The Shimano Folding Net is similar to the Daiwa One Touch, but there are a number of differences. The differences are in the details, but they add up to make the Shimano net quite a bit nicer than the Daiwa.
Like the Daiwa, The Shimano Folding Net is a net for people who think nets just get in the way. This one doesn't. It collapses and fits in a pouch on your belt. One of the advantages of a tenkara rod over a fly rod is the ease with which you can collapse the rod when you need to walk through streamside brush.
This net has the same advantage. A tenkara net, tucked into your belt, catches on brush less than a western net, but it still does catch on brush. And when you sit on a rock for a lunch break, it's bottom hits the rock before yours does. Not with this net.
The above photo is of the Daiwa One Touch, not the Shimano Folding Net. The principle behind the two nets is exactly the same. The hoop is made from spring steel, and you can collapse it by twisting it (see photo below, which is also of the Daiwa). I used the Daiwa photo because I could not get the Shimano to sit like that all folded up. Upon removal from the pouch, it always immediately sprung open. The Daiwa, at minimum, required a sharp flick of the wrist - sometimes two or three - to get it to open.
The immediate auto-open capability of the Shimano is probably reason enough to choose it over the Daiwa. When you are trying to get a fish in the net, all the while trying to keep your rod tip out of the overhead branches and your feet solidly under you on slippery rocks, you really don't want to have to deal with a net that won't open.
There is another feature, though, which also, by itself, would lead me to recommend the Shimano. The photo below shows a comparison of the grip to hoop attachment of the Daiwa and the Shimano. As with the folding/unfolding, the principle is the same but the Shimano does it better. The Shimano grip fits securely, the screw fits securely. After a couple years of use, the grip on my Daiwa One Touch was loose enough that I resorted to epoxy. I think it is secure now, but I don't think that would be required with the Shimano Folding Net.
The grip on the Shimano is made from or at least covered with what seems to be the same material Shimano uses for the non-skid coating on its Kozuka NT rods. It is smooth and doesn't feel like it ought to be non-skid, but it is. It is a nice grip.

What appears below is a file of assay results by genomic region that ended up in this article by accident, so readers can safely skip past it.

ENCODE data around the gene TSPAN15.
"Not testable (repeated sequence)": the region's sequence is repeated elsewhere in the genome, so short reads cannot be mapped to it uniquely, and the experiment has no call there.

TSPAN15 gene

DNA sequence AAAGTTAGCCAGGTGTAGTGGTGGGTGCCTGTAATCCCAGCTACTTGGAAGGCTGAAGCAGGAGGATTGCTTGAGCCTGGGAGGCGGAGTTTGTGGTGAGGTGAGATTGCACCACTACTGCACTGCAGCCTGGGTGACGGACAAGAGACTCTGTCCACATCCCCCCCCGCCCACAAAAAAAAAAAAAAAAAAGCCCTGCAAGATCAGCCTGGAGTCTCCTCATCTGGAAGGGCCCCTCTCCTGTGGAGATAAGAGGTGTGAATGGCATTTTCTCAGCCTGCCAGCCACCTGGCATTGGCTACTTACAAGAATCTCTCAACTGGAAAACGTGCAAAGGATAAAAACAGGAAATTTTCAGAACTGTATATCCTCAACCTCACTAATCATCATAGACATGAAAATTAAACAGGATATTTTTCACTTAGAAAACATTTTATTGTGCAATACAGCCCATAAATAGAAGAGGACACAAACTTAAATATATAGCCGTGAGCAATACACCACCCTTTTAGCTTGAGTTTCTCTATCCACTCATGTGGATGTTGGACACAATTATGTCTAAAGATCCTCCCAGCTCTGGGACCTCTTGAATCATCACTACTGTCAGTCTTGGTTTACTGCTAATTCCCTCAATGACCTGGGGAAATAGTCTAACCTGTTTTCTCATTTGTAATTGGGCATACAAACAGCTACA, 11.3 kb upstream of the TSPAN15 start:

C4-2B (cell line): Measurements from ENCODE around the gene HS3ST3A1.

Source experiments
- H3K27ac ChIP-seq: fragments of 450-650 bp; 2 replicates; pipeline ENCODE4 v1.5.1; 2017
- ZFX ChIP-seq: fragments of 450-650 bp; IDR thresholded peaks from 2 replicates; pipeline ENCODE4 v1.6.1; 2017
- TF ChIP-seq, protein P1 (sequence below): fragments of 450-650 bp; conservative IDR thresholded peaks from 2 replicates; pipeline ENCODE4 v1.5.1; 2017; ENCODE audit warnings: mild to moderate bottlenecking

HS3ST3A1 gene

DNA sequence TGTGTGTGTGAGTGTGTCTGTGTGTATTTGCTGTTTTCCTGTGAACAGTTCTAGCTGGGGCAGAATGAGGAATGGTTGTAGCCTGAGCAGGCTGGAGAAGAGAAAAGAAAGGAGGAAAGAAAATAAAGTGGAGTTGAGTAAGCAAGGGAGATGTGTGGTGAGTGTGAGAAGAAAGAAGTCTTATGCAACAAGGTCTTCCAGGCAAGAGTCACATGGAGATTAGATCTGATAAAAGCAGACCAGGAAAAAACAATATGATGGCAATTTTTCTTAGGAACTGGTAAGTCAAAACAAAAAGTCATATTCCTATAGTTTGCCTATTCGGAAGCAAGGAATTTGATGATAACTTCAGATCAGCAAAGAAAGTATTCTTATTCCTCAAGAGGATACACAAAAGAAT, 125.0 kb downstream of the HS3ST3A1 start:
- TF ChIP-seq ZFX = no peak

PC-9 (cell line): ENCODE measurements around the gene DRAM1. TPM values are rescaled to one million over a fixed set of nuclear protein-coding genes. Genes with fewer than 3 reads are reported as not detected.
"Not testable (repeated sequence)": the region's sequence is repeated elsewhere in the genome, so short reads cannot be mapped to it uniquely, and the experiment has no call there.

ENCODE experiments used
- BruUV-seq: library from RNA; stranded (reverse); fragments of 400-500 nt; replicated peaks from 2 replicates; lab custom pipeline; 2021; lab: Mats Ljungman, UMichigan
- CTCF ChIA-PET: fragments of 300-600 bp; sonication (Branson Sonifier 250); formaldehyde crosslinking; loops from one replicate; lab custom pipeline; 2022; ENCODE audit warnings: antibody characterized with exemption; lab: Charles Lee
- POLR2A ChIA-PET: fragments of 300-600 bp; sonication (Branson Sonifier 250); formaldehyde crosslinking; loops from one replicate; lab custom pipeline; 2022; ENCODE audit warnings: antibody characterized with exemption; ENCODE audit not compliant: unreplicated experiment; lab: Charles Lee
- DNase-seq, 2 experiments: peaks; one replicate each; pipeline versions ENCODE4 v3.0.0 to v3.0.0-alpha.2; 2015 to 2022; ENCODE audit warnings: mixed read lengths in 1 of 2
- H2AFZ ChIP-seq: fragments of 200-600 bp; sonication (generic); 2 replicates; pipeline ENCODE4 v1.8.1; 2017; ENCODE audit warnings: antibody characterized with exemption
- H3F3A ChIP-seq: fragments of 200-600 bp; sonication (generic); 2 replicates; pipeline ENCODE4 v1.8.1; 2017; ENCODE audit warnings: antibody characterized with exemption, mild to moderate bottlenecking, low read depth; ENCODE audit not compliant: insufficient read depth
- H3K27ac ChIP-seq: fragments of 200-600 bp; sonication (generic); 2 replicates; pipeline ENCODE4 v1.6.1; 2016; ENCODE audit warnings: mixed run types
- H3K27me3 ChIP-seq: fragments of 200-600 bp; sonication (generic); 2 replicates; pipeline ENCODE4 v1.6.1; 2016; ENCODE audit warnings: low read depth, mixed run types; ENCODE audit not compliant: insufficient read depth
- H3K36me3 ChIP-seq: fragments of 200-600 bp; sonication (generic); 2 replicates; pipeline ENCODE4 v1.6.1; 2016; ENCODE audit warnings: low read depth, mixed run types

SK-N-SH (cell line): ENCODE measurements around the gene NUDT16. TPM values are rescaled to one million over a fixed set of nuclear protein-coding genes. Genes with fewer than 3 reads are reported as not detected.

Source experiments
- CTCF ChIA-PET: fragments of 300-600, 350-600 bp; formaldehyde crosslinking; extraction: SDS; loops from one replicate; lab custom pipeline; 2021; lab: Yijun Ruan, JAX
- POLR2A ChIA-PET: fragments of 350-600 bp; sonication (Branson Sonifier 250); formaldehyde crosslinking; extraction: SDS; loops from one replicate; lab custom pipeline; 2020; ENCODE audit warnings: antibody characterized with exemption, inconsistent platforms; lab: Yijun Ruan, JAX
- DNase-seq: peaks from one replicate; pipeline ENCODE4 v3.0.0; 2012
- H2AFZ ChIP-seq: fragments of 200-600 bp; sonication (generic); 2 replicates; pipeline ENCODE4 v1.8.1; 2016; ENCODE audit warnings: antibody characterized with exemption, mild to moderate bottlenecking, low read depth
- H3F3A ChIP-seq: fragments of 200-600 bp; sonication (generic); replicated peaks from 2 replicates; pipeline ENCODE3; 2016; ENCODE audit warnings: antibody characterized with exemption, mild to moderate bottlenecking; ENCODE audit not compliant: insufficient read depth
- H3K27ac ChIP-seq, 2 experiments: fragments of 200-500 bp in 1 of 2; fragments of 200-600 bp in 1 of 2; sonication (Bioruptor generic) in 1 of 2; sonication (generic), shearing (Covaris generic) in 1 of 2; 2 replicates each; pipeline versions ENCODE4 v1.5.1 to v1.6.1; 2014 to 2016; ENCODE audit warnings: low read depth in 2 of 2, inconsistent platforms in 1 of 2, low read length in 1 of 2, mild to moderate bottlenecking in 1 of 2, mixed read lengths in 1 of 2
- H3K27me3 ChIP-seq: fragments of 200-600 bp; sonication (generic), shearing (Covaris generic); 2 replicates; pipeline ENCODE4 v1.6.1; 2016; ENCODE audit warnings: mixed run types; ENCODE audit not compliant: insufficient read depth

As with the Daiwa One Touch nets, the Shimano Folding Nets come in two sizes, 30cm and 25cm. It really is surprising how much larger the 30cm net is. Five centimeters is just 2 inches, but difference in overall size is substantial.
The photo above, again, is of the Daiwa nets. At present, I only have the 30cm net for the Shimano (and I don't have many of those).
The grip on the Shimano Folding Net is essentially the same length as on the Daiwa One Touch (right). Although it is considerably shorter than the grip on the TiNet, I have not lost one fish because of the shorter grip. My line and tippet together are just long enough that I almost always have to hand line a fish in at least a little, and having to bring it in just a few inches closer has not mattered. Big difference when going through brush or sitting down, not so big a difference when netting a fish.
Unlike the Daiwa pouch, the Shimano Folding Net pouch is semi-rigid. It is a bit easier to get the folded net back into the pouch. Also, there are significantly larger openings for ventilation. Still, I would recommend drying the net thoroughly outside of the pouch before storing it away between fishing trips.
All in all, the Shimano Folding Net is a well designed net that is there when you need it and out of the way when you don't. It is the nicest folding net I've seen.
Out of stock (will not have more before Christmas)
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Tenkara has no strict rules. Enjoy tenkara in your own way.
- Eiji Yamakawa